MARTIN: So speaking of that raccoon in the attic, this is also just a flat-out love story. Can you tell us about Jim Bates?

QUINDLEN: Jim Bates is a roofer who comes to check out what someone calls the critter in the crawl space. And little by little, the two of them form a bond, not because they're the least bit alike - because they're not; they come from very different places - but because he needs somebody to take pictures, and she needs work. And it's such a cliche, but the guy's salt of the earth. The guy's the kind of guy who doesn't let you make nasty remarks about somebody he likes; you know, who will take care of people who need taking care of. And she's never quite encountered anyone like him before.

MARTIN: There's some interesting themes in this book about the subjectivity of art. You know, you mentioned that Rebecca Winter is this famous photographer, and she kind of doesn't know why. But she became wildly famous for this one particular photograph and then later, people's tastes change and things change; and she's not so famous, and she's not so successful, anymore. And when she's in this rural town, she starts just snapping photos of her dog and all of a sudden, those are the next hottest thing. I wonder if that's something you intentionally set out to comment on.

QUINDLEN: Oh, I think about that all the time because that's the dangerous game of producing art; that especially in this information age, there's a sense that taste is not what you bring to the table, taste is what other people tell you it is, whether they're critics or sales figures or the like. And I think that when you produce any kind of art, there has to be that moment when you know that it's good.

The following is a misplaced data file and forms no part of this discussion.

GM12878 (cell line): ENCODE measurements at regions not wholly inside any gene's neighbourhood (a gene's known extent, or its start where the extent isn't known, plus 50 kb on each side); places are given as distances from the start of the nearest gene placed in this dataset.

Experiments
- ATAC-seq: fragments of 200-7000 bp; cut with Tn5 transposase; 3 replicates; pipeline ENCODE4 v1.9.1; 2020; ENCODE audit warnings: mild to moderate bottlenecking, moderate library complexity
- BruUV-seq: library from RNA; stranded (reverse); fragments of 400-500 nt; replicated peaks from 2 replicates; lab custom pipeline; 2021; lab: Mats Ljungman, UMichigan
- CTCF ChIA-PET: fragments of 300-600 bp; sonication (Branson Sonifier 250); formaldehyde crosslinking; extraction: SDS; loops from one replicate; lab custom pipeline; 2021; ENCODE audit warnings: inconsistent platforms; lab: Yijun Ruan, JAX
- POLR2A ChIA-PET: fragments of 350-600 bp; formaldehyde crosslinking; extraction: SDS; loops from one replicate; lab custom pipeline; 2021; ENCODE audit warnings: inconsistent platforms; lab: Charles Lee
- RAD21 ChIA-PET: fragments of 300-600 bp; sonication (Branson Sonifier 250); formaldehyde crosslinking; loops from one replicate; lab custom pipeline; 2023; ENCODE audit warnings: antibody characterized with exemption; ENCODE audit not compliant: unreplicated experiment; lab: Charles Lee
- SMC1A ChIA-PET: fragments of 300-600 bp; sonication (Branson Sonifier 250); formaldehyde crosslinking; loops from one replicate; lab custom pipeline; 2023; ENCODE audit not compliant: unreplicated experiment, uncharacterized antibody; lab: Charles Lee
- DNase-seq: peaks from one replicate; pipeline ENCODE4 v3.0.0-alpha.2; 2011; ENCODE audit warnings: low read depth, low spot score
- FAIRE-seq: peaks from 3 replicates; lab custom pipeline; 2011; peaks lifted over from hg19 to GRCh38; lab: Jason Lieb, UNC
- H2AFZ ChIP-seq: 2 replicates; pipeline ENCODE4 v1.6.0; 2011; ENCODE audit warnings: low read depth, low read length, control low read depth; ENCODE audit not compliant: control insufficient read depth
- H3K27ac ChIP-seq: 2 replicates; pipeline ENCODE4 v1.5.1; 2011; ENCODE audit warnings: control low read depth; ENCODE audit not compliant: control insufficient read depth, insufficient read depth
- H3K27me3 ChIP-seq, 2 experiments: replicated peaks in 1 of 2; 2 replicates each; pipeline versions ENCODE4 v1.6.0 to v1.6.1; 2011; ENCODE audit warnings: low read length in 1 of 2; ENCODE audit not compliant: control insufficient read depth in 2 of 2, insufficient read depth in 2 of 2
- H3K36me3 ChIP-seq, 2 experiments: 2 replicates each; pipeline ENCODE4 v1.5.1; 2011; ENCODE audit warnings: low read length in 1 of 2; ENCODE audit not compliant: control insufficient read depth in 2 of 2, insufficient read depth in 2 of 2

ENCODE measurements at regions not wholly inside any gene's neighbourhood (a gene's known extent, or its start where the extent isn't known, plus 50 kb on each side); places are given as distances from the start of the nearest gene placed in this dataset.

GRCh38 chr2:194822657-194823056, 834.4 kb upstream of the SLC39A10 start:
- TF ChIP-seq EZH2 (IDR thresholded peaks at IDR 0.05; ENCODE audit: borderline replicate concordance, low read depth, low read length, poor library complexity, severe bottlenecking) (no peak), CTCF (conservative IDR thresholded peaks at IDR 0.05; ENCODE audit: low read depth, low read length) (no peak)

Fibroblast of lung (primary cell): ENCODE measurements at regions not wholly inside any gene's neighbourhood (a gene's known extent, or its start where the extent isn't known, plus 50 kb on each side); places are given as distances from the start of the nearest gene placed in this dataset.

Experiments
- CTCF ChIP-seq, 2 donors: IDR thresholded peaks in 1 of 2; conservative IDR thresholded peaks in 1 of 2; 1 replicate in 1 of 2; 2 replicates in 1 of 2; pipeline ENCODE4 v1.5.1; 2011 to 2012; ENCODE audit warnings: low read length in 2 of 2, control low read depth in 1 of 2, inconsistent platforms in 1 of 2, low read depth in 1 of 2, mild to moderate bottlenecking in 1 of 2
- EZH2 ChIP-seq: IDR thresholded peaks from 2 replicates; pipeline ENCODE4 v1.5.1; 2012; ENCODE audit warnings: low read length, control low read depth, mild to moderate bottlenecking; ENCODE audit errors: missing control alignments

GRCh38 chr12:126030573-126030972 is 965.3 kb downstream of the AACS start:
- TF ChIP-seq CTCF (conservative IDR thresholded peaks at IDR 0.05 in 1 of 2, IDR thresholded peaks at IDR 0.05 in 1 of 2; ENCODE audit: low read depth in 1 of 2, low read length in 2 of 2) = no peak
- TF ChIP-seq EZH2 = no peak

MARTIN: Rebecca's also just trying to figure out who she is - if she is not the Rebecca Winter, the acclaimed photographer. And I wonder if that is something you have ever had to grapple with personally. You have had this incredibly successful career as a writer. Have you ever worried that inspiration would dry up or tastes would change, and you would no longer be the Anna Quindlen?

QUINDLEN: Well, in 99.9 percent of my life, I'm not that person, really. One of my favorite moments in the novel is when Rebecca's getting out of a car and she says something about how she used to be Rebecca Winter. And Ben says to her, you'll always be the Rebecca Winter.

MARTIN: Ben is her son.

QUINDLEN: Yeah. And what he means is that for him, and in an enduring way through her work, she's always going to be something special. But I think it's a mistake to get too attached to that kind of Macy's Thanksgiving Day Parade balloon version of yourself because it estranges you from other people. I mean, I've had the frequent experience of introducing myself to people who say, great, nice to meet you. And then every once in a while, I introduce myself to someone and they get this look on their face. My kids call it the Anna Quindlen look, and it means that they've read the work and they've liked it, and they are shocked that it's embodied in a perfectly ordinary person. And I think the perfectly-ordinary-person thing is the thing that you always have to keep a hold of.

MARTIN: Anna Quindlen. Her new novel is called "Still Life with Bread Crumbs." She joined us from our studios in New York. Anna, thank you so much for talking with us.

QUINDLEN: Thank you, Rachel.